I put it back together, and it worked first time, another TINY VICTORY!

Maybe I should start an electronics repair company! Okay, maybe not. But I'm still quite happy that I've saved two of my devices from the landfill. Just so it won't happen again, I'll start teaching the cat how to use RPN. Wish me luck.

Saving a drowned Z10

The BB Z10 for all its great features is not waterproof nor saltwater-proof. This probably won't be a surprise to you, but it might be if you forgot it was in your pocket when you took a dip in the ocean. You probably see where this is going, and it's not good.

Other lessons to learn if your electronics has taken a swim: wash it right away in distilled water (or at least fresh water from the tap), and don't try turning it on until absolutely positively dry. Otherwise, if you did try to dry it and turn it on without rinsing it, you might get one or two random boots with the camera's flash LED blasting on and off erratically followed by nothing at all. Completely and unretrievably dead. Yes, despite knowing better, I made that mistake too.

However, even if you do everything wrong like I did, you'll be happy to know that there's still a chance you can get your device back to life. I had nothing to lose from completely disassembling it, giving it a good clean, and putting back together. Either that, or spring for a new phone. So once we were back from our Costa Rica vacation, here's what I did.

1) Acquire a very tiny Torq screwdriver - T4. In Ottawa, very few places carry it, but one that does and is super helpful besides is Canada Computers and Electronics. They have the iCAN32 toolkit, a handy little driver kit that has the needed T4 and a ton of other cool electronics bits for a mere $9. Peanuts compared to a new phone.
(Lee Valley is the first place I thought to go, but they won't have what you need. Their electronics screwdriver kit doesn't have the T4 or smaller bits. And Ottawa Fastener Supply is super cool, but they won't have a T4 either.)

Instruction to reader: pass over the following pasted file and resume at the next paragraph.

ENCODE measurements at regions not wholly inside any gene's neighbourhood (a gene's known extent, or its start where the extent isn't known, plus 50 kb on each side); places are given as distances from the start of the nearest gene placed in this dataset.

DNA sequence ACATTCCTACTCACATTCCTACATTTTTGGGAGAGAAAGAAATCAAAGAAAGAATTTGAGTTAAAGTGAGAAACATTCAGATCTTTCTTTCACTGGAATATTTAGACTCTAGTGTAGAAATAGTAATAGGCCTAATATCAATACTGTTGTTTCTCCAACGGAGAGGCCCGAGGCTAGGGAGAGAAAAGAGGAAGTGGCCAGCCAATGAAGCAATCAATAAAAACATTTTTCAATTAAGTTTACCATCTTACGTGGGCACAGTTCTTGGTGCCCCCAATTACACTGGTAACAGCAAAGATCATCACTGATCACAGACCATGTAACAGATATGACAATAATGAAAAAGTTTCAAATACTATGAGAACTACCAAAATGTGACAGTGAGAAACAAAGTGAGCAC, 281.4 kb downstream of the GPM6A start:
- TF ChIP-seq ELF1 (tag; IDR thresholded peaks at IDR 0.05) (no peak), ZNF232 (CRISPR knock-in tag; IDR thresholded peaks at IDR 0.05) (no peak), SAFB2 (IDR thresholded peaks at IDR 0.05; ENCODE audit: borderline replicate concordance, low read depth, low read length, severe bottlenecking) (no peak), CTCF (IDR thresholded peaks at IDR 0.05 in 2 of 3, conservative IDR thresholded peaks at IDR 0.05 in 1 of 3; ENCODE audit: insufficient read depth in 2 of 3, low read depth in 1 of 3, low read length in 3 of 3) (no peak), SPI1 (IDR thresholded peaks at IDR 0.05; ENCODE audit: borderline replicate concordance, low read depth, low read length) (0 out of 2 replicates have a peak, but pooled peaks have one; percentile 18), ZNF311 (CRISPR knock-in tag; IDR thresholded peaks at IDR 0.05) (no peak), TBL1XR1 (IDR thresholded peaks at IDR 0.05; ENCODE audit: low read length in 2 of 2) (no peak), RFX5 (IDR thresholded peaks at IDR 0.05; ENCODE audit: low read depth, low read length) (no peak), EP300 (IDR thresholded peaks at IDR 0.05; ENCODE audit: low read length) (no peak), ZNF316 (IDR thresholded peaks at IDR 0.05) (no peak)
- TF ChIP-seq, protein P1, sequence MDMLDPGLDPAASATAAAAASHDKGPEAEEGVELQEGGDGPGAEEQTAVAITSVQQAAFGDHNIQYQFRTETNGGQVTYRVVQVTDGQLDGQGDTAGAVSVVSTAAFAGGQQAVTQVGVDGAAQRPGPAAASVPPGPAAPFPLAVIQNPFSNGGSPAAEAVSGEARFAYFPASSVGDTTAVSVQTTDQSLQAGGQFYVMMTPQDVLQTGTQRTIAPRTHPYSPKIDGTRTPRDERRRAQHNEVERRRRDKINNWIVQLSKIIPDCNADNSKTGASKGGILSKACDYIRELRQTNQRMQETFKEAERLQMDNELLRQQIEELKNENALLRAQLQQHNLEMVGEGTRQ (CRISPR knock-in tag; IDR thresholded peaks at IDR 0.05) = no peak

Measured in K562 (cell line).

2) Disassemble the Z10 according to these youtube videos:

I referenced both, but I preferred the first. I didn't pull the screen (it wasn't necessary)--just popped off the case and extracted the motherboard.

3) Scrub out all visible corrosion with rubbing alcohol and a Q-Tip. Even though it was just in the sea for a minute or two, there was quite a bit of surface rust, salt, and copper oxide. Most of it was around the battery contacts and camera, but it was on some of the shielded chips too. I was able to get most of it off, but not all.

4) Bathe it in distilled water. I gave it about a 10 minute soak and gently agitated it (swished it back and forth) in a small bowl of distilled water to try to get any salt that may have been underneath the shielded chips to dissolve.

5) Gently shake it off, then pack it in a bowl of white rice overnight to extract any excess water.

6) Reassemble it and plug in the battery.

I had my fingers crossed and held my breath for the seemingly long time before the screen lit up, but... IT WORKED! I ran the BlackBerry Virtual Expert and I only had one casualty--the camera. While the "selfie" camera worked, the main front-facing camera was completely dead. It was probably giving itself a nice shorting out while it going berserk flashing on and off after I turned it on. Whoops. (Anybody have an otherwise dead or defunct Z10 that I can salvage the camera from?)